All dogs have eyelashes, but some dogs have very short ones, others have just a few, and still others are blessed with long, thick lashes that curl into their fur. Why do some dogs have these lush, beautiful lashes? Why do other dogs have tiny ones? To answer these questions, we need to consider the history of the domestic dog and how certain traits get passed on by breeding practices over time.
Certain Breeds Have Especially Long Eyelashes but All Dogs Have Eyelashes
There are some breeds of dogs with longer, more visible eyelashes than others, like Poodles and Australian Shepherds, but all dogs have eyelashes.
Eyelashes make it less likely for a dog’s eyes to get dry or irritated than they would without lashes. It also means that any dust or dirt in the air won’t get trapped as easily on the fur around their eyes.
Small Dogs Tend to Have Shorter Eyelashes Than Large Dogs
If you have a small dog, you may have noticed that their eyelashes are short and stubby. They’re also often sparse and widely spaced. The eyes of small dogs are proportionately smaller than those of medium and large breeds. Smaller eyes need less protection from debris, so it makes sense for them to have fewer eyelashes per square inch of surface area.
However, even though small dog breeds have fewer eyelashes than large dogs do (in many cases, they only grow one or two), they aren’t defective or less healthy because of it! They are still equipped to deal with things like dirt or sand getting into their eyes, things that could potentially cause serious damage were it not for those few lashes providing extra protection!
The Reason That Some Dog Breeds Have Long Eyelashes Is More About Aesthetics Than Function
Long eyelashes are aesthetically pleasing but don’t necessarily function better than short ones. The longer the eyelashes, the more attractive the dog is perceived to be, but they aren’t necessarily healthier.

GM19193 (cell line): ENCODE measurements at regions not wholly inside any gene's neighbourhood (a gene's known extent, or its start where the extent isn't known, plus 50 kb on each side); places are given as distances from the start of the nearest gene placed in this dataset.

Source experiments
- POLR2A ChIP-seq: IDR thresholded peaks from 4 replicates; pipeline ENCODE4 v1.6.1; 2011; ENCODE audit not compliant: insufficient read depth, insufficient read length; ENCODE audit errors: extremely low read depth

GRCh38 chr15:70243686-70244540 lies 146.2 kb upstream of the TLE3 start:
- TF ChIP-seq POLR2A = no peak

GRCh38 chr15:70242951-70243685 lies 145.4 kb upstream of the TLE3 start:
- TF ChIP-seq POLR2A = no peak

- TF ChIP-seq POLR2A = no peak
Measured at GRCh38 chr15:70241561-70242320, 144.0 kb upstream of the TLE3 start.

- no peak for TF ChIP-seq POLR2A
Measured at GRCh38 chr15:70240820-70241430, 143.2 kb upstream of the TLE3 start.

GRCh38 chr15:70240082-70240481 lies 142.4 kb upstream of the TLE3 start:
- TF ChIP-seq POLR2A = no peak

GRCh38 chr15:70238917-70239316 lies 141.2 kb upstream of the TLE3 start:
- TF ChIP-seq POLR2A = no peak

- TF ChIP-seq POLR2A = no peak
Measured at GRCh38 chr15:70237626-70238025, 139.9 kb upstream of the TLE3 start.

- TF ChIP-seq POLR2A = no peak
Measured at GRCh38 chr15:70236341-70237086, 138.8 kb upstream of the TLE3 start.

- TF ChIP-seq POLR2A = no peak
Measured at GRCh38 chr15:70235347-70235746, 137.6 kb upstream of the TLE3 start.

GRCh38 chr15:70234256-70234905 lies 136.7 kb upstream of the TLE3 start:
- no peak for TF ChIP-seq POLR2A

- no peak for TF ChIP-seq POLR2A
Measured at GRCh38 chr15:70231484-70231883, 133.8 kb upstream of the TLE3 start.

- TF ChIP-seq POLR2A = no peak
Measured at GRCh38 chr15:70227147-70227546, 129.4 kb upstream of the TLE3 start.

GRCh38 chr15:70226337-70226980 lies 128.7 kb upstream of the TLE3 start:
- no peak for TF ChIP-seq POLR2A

Long lashes can help keep debris or other foreign objects out of your dog’s eyes, but they’re not necessarily an indicator of eye health. All dogs’ eyes should be clear and healthy regardless of their appearance. Some dogs with short or sparse eyelashes may be more prone to eye infections and may require special care to prevent injury to their sensitive corneas.
Dog Eyelashes Can Be Trimmed if They Irritate the Dog or Impair Vision in Any Way
Sometimes, eyelashes are groomed or trimmed to a certain length. It’s not uncommon for the small hairs to get in the way of a dog’s vision and cause irritation, which can lead to problems such as eye infections or corneal ulcers (a painful condition where a layer of cells on the surface of your dog’s cornea — the transparent layer covering their eyeball — becomes damaged).
However, not all dogs with eyelashes need them trimmed. If your pet has small eyes or naturally droopy eyelids, it may be best to leave their lashes alone, so they don’t get caught on anything! Your vet will be able to give you advice based on their observation of your dog’s face structure and lifestyle choices.
All Dogs Have Eyelashes That Can Vary in Length by Breed
All dogs have eyelashes, but their length and thickness can vary by breed. If you’re wondering if your dog has short or long eyelashes, a quick look at their face should let you know. If you want to get a better view, try looking at their eyes from above or in a mirror.
All dogs have eyelashes, but they aren’t all the same length, and many factors can affect their appearance. Knowing whether your pet has long eyelashes can help you determine if they need them trimmed, but be sure to speak to your vet before doing so.
Featured Image Credit: Shine Nucha, Shutterstock